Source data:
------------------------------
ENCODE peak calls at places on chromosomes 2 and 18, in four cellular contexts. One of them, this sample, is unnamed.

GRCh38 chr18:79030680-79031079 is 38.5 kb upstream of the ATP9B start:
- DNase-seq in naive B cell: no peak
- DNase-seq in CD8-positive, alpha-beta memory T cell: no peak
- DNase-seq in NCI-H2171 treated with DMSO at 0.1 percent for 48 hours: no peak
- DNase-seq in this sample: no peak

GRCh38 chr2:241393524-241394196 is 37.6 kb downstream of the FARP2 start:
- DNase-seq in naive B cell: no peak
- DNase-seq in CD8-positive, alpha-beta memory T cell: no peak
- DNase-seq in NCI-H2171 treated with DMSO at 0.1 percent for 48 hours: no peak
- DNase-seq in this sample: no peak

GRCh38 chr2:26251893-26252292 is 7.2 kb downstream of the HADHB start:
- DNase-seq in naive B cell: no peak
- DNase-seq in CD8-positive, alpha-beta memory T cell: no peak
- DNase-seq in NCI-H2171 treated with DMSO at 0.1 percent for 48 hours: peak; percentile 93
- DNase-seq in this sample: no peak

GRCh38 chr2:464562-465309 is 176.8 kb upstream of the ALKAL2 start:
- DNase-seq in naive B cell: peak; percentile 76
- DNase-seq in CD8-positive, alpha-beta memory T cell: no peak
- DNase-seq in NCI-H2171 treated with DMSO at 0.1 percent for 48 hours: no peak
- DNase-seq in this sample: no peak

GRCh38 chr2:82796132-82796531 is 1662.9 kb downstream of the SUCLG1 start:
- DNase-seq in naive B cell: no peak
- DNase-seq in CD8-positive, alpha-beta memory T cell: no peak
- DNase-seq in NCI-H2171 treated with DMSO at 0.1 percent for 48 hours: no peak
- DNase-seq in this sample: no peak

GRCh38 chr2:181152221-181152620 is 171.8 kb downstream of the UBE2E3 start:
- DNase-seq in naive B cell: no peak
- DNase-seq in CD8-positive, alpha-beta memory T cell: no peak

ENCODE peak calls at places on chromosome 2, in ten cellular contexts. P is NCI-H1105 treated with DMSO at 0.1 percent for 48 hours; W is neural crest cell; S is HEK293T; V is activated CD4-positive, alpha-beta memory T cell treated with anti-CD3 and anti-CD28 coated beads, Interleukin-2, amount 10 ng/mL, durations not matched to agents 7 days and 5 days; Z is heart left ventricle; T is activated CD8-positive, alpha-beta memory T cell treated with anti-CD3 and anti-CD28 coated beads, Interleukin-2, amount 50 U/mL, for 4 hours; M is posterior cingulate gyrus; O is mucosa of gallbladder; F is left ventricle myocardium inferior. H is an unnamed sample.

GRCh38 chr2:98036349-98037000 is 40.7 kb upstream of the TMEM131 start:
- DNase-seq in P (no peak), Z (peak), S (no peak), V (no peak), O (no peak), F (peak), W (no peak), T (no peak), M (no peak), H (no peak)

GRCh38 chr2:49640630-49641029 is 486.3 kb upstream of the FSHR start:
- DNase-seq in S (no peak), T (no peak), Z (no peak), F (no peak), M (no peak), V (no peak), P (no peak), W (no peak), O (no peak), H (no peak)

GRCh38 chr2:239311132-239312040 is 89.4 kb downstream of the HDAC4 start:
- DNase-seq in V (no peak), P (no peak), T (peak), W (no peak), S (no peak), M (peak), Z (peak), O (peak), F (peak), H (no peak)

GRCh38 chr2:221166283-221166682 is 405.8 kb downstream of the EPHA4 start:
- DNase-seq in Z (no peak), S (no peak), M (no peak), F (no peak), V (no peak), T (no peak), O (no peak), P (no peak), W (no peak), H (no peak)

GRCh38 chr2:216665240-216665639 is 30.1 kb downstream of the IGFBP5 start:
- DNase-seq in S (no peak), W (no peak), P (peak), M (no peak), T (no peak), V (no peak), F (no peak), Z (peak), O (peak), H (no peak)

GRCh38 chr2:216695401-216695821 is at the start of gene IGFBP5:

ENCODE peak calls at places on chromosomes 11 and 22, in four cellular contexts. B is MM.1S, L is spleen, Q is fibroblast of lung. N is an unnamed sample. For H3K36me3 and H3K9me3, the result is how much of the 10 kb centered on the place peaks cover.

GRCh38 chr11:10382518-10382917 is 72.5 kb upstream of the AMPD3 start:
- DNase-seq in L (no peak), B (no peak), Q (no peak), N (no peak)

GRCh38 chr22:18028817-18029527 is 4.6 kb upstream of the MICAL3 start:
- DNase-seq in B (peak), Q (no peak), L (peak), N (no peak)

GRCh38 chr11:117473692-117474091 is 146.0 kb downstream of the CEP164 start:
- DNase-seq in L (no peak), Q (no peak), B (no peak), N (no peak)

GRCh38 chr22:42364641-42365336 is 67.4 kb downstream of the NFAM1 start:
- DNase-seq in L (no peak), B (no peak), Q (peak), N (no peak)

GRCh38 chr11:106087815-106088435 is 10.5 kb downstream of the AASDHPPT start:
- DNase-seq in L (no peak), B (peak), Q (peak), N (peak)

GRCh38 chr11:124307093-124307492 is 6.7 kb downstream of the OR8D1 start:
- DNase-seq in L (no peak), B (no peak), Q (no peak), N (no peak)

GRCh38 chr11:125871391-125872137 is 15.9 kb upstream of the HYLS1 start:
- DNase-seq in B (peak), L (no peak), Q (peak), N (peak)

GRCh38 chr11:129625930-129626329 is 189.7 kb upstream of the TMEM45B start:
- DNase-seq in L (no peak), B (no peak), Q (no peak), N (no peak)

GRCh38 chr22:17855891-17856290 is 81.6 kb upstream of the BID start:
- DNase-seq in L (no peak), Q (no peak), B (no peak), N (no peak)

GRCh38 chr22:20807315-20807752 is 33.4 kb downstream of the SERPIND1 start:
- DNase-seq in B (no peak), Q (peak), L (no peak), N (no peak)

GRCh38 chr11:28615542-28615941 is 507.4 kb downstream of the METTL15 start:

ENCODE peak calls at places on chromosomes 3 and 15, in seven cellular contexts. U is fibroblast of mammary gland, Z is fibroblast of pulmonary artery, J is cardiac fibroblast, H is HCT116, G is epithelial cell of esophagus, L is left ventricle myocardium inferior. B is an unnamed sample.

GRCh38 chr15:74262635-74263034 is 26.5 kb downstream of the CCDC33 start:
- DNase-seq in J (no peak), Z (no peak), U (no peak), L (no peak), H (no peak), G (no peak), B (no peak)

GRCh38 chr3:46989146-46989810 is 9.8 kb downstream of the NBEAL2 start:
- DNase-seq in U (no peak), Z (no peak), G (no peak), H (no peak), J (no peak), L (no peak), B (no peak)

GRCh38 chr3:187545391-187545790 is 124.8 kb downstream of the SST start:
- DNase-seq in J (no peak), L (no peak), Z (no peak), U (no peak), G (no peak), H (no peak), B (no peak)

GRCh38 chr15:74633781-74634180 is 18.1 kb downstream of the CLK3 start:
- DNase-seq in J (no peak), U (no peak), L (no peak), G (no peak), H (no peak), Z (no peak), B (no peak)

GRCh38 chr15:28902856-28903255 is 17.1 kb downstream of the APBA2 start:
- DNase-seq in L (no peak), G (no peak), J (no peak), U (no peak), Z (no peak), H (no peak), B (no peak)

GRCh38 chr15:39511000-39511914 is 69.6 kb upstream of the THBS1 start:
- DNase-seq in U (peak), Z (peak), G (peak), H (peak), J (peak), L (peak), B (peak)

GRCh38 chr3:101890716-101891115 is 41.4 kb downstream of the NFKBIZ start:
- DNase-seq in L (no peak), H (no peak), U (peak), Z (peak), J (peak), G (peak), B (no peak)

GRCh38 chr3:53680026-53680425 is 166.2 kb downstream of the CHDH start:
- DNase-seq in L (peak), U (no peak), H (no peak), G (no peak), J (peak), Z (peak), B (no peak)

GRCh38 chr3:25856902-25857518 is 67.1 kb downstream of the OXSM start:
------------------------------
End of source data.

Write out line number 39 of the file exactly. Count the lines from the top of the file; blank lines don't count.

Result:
GRCh38 chr2:216665240-216665639 is 30.1 kb downstream of the IGFBP5 start: